Washington, DC—Mexico’s defense ministry (Secretaría de la Defensa Nacional, SEDENA) has until Friday, March 29 to comply with a request by the transparency and freedom of information agency (INAI, by its Spanish initials) to publish its reports on use of force incidents. In order to fully comply with the request, SEDENA would also have to publish any other reports containing information about military confrontations with organized criminal groups, including statistics on civilian deaths and injuries by the armed forces over an approximate four-year period. A coalition of journalists, activists, and Mexico press freedom organizations had previously requested under freedom of information laws that the defense ministry make the data public. The official response was that no such registry existed during the time period in question (April 2014 to November 2018); even though under Mexican law the defense ministry is required to keep detailed records on use of force and the use of lethal force.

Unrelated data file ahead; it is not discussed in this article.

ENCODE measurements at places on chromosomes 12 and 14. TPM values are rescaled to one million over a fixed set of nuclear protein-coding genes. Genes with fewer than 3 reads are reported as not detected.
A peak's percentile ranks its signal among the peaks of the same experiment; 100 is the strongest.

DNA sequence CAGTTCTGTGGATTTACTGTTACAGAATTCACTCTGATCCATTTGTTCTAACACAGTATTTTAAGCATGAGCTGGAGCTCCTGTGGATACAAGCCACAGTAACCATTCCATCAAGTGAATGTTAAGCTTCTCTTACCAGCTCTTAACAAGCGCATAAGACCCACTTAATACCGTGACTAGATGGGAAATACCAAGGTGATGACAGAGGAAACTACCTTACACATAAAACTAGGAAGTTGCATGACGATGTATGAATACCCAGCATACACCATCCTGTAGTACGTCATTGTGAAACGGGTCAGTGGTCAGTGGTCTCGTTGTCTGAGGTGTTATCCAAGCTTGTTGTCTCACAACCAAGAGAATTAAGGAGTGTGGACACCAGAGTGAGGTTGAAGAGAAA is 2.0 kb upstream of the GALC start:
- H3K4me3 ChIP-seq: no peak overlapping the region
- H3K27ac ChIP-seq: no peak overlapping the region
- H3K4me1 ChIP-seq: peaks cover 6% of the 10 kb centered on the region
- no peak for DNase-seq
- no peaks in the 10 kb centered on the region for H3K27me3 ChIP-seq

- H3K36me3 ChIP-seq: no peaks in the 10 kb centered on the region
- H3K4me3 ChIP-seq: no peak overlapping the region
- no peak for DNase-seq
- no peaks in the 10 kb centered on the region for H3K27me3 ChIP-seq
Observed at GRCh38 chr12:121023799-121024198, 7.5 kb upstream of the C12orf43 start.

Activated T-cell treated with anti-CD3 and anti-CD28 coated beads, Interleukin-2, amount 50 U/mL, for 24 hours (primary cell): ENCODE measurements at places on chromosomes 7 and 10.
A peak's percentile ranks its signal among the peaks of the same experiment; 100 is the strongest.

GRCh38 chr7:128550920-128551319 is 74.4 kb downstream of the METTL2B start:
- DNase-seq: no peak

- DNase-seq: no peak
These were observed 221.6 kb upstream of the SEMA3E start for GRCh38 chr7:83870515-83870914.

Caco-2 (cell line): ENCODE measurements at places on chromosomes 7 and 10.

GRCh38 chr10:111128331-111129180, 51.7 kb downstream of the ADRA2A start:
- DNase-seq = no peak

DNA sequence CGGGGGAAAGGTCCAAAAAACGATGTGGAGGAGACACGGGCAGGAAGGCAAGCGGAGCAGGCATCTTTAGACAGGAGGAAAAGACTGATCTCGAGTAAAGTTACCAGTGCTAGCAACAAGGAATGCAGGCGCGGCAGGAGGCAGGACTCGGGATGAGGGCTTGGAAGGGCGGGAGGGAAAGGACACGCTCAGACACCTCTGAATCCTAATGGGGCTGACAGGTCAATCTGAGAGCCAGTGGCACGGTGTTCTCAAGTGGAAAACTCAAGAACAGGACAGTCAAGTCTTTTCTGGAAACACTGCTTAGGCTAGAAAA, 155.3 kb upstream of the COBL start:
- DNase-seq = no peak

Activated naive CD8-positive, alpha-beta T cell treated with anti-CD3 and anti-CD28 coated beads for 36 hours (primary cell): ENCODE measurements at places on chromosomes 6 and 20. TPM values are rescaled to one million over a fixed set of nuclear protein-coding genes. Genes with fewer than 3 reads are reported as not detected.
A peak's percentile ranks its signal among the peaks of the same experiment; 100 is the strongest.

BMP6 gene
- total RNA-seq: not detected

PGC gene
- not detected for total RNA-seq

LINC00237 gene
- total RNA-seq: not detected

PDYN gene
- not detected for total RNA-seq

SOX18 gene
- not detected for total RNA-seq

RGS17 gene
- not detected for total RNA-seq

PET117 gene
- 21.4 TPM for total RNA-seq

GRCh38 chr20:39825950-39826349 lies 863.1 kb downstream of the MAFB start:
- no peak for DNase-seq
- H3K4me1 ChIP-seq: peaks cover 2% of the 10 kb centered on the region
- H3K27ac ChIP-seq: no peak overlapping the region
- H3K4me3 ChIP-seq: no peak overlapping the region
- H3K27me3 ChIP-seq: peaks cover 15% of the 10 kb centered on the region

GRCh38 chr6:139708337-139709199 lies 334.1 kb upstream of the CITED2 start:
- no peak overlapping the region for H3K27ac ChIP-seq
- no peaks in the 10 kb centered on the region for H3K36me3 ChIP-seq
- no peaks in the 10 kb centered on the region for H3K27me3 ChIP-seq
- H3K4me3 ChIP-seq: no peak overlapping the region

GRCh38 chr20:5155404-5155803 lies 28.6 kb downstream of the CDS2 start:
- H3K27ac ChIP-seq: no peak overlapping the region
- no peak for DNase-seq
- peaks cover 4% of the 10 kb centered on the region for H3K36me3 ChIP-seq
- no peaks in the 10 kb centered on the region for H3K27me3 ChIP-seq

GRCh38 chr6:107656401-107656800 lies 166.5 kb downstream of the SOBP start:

In reaction to the upcoming deadline facing the defense ministry, Director for Mexico and Migrant Rights, Maureen Meyer, at research and advocacy group the Washington Office on Latin America (WOLA) issued the following statement:
“The lack of transparency about military use of force, including lethal use of force, makes it that much harder to hold those who violate human rights accountable. Those impacted by military abuse, and the families of those unlawfully killed by the military, have the right to know when, where, and how these incidents happened. In order to have a more informed debate about the need for better oversight of Mexico’s security bodies and to hold officials accountable, the public also has the right to know about these incidents. This is especially important as members of Congress are moving forward with legislation to establish the new National Guard.
“A greater culture of transparency within the Mexican police and military is essential for deterring future abuses. As WOLA has documented, impunity for human rights violations committed by soldiers is rampant. Ensuring that strong accountability mechanisms are in place needs to be a priority for the Mexican government as it establishes the National Guard and moves away from relying on a militarized security strategy.”